Guest Poet Mark T. Curry

A family garden

Come a summer afternoon, we'd drive county
roads dug beside miles of ripening corn fields
to Father's old house, where the grandparents
would be standing by the door to welcome us

with buckets and gloves. On our hike to the
garden, flying insects arched entrances and
exits through the high grass, the steel buckets
swung a dull cadence from fat capsules of grain

atop dusty blades, and the grownups recited
the nature and timing of vegetables in a folksy
language. Among the weeded rows, tomatoes
burst from their vines, firm beans fit the grooves

of our hands, and carrots shrugged clean from
the earth. Later, in the kitchen, we shared a
feast that defied labels, and the women scooped
fresh bits of summer into Ball jars for savoring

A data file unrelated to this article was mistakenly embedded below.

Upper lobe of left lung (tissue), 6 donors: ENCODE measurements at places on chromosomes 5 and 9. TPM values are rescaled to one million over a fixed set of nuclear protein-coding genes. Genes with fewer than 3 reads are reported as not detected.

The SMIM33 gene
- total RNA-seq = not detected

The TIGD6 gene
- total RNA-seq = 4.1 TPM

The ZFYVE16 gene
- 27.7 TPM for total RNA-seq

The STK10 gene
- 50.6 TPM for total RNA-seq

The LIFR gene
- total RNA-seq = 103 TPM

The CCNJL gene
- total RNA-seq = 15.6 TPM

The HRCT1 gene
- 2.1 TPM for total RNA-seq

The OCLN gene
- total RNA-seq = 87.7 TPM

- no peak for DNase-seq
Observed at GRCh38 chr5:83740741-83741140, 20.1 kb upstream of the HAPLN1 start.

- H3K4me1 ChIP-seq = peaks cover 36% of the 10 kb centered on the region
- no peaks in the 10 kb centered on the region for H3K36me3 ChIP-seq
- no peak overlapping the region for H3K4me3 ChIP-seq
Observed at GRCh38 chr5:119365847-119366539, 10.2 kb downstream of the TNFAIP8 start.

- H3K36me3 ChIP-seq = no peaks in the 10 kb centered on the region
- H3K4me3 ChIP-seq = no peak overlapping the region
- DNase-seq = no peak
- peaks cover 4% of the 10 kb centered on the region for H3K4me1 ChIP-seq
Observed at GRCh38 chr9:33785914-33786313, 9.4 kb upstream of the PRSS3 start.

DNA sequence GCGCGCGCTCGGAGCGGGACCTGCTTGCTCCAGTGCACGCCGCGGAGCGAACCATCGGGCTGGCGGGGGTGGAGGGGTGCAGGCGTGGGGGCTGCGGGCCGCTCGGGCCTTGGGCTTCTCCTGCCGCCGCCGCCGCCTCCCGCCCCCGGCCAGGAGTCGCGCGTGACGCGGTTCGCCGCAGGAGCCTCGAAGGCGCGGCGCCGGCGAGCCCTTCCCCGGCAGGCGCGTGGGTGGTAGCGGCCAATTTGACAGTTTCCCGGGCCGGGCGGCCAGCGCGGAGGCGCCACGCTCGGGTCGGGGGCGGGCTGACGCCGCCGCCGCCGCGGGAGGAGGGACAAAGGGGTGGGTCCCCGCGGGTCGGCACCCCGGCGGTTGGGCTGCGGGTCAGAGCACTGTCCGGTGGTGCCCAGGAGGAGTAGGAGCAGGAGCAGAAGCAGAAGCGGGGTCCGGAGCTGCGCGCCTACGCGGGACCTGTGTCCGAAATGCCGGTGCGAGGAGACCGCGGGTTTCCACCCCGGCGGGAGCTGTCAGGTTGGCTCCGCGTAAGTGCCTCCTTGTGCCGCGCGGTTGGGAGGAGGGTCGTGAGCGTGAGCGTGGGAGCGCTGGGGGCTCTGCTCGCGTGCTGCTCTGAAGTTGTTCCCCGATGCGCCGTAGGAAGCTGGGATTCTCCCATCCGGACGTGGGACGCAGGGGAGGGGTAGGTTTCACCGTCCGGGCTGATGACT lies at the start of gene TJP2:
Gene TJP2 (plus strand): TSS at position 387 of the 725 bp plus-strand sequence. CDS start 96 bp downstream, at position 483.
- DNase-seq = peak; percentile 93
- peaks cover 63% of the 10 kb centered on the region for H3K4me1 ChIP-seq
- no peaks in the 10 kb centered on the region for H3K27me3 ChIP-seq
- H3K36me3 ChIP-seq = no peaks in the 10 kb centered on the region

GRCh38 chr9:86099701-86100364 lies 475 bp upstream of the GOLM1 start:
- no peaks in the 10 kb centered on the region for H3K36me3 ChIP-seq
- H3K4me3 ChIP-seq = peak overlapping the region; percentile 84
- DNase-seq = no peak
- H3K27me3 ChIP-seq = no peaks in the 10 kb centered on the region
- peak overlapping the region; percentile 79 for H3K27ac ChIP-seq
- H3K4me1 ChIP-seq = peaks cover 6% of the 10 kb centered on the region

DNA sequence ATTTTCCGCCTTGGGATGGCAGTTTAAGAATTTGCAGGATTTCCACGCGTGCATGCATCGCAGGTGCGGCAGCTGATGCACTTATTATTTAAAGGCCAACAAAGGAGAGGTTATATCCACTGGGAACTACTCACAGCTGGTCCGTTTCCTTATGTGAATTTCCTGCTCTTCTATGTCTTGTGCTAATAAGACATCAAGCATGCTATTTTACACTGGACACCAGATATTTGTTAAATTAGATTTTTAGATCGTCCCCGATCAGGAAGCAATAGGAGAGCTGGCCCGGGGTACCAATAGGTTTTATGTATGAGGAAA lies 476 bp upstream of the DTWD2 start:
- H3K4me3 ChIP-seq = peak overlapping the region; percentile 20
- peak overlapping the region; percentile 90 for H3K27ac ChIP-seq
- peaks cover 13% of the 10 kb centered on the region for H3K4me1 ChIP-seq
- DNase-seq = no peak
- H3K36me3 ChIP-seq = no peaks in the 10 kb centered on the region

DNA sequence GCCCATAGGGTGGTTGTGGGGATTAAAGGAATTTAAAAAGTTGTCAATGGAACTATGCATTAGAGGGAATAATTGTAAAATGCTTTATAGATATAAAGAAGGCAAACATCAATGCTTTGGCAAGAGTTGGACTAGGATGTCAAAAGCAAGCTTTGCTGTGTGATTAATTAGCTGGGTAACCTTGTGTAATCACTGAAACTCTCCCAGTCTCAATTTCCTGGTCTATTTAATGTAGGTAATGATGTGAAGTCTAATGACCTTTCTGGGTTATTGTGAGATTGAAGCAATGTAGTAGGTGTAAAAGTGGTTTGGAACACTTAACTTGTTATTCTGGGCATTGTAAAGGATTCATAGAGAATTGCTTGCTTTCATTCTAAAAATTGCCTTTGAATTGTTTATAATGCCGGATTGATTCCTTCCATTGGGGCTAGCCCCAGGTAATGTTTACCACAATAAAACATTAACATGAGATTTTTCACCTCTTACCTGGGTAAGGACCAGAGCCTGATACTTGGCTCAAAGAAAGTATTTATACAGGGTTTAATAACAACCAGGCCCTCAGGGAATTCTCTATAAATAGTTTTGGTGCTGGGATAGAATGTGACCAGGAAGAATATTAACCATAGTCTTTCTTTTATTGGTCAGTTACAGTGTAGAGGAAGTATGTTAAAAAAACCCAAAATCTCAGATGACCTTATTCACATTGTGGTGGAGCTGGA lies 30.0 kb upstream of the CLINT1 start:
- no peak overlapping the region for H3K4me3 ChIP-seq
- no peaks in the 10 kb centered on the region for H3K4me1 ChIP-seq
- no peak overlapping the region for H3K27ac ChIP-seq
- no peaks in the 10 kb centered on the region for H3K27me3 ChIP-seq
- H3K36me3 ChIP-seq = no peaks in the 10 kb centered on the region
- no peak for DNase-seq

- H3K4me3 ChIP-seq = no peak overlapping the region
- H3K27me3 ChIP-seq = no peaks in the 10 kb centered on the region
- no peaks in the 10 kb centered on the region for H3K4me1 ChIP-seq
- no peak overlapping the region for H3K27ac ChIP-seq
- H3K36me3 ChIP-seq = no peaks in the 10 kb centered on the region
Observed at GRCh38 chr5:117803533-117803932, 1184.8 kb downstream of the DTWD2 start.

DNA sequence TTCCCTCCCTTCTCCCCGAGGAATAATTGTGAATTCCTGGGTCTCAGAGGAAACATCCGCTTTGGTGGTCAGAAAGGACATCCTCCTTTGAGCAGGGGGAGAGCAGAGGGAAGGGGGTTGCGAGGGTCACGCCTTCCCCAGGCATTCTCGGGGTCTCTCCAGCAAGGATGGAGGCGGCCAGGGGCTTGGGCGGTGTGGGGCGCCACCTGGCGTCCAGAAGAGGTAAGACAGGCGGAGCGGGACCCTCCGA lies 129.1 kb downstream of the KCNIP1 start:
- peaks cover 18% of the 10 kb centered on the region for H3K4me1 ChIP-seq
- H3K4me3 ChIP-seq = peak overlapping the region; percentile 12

in winter. Then Gilbert died, and Ruth grew
into a small, frail woman, and her kids sold the
house and land to pay for her keep at Franklin
Methodist Home. These days, when August is

the pressure of sunlight against the cotton on
my back and runs hot fingers of sweat through
my scalp, I drive our four boys down the interstate
and slow past Grampa's old house, where grass

has covered the mounds of a garden left untended,
and we drive on, to a country with one season,
on a continent beyond the language of my youth.

March, 1998

Mark T. Curry's Questions:

1. I'm told Poems featuring nature are definitely not in.I've read that every nature poem has already been written. Is this true? Have you read this poem, or one similar, before?

2. What do you like about this poem? How can I improve it? The part at the end is true, we live in a different country now than where I grew up. I'm pleased with the ending, but what does it mean to you?

3. Does the part about the bucket making a cadence on the grains atop the grass stems make sense to you?

Correspond with Mark T. Curry at
with your ideas about this poem.

The Albany Poetry Workshop